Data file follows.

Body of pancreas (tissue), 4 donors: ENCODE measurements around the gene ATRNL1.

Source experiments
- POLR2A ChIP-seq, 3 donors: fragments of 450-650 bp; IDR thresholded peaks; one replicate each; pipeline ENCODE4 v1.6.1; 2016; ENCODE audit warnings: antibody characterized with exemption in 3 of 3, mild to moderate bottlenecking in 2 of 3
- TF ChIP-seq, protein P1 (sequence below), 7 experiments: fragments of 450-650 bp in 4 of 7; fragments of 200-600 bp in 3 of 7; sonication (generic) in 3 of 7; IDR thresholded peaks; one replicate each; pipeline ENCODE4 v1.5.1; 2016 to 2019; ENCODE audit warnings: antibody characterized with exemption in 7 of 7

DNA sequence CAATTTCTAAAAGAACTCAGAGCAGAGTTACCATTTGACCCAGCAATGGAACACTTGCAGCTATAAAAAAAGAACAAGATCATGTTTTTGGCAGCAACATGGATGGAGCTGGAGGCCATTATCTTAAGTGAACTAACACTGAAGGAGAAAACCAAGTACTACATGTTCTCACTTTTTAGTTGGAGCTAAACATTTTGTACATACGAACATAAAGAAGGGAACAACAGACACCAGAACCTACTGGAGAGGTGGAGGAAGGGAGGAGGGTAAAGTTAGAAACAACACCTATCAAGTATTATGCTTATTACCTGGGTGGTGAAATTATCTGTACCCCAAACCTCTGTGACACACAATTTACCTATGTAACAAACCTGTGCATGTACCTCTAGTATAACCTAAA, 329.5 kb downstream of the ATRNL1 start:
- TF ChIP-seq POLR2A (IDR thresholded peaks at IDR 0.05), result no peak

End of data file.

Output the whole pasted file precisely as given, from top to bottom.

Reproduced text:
Body of pancreas (tissue), 4 donors: ENCODE measurements around the gene ATRNL1.

Source experiments
- POLR2A ChIP-seq, 3 donors: fragments of 450-650 bp; IDR thresholded peaks; one replicate each; pipeline ENCODE4 v1.6.1; 2016; ENCODE audit warnings: antibody characterized with exemption in 3 of 3, mild to moderate bottlenecking in 2 of 3
- TF ChIP-seq, protein P1 (sequence below), 7 experiments: fragments of 450-650 bp in 4 of 7; fragments of 200-600 bp in 3 of 7; sonication (generic) in 3 of 7; IDR thresholded peaks; one replicate each; pipeline ENCODE4 v1.5.1; 2016 to 2019; ENCODE audit warnings: antibody characterized with exemption in 7 of 7

DNA sequence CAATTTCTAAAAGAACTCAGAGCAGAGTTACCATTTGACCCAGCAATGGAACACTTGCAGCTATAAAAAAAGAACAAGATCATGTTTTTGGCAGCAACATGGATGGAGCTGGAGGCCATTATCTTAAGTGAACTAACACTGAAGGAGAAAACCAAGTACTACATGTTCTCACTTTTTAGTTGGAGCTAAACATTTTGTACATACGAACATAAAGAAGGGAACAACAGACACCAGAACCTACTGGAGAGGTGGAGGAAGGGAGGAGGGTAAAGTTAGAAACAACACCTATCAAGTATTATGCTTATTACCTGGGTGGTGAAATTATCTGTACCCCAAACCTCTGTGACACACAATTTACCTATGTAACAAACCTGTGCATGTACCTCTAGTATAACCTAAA, 329.5 kb downstream of the ATRNL1 start:
- TF ChIP-seq POLR2A (IDR thresholded peaks at IDR 0.05), result no peak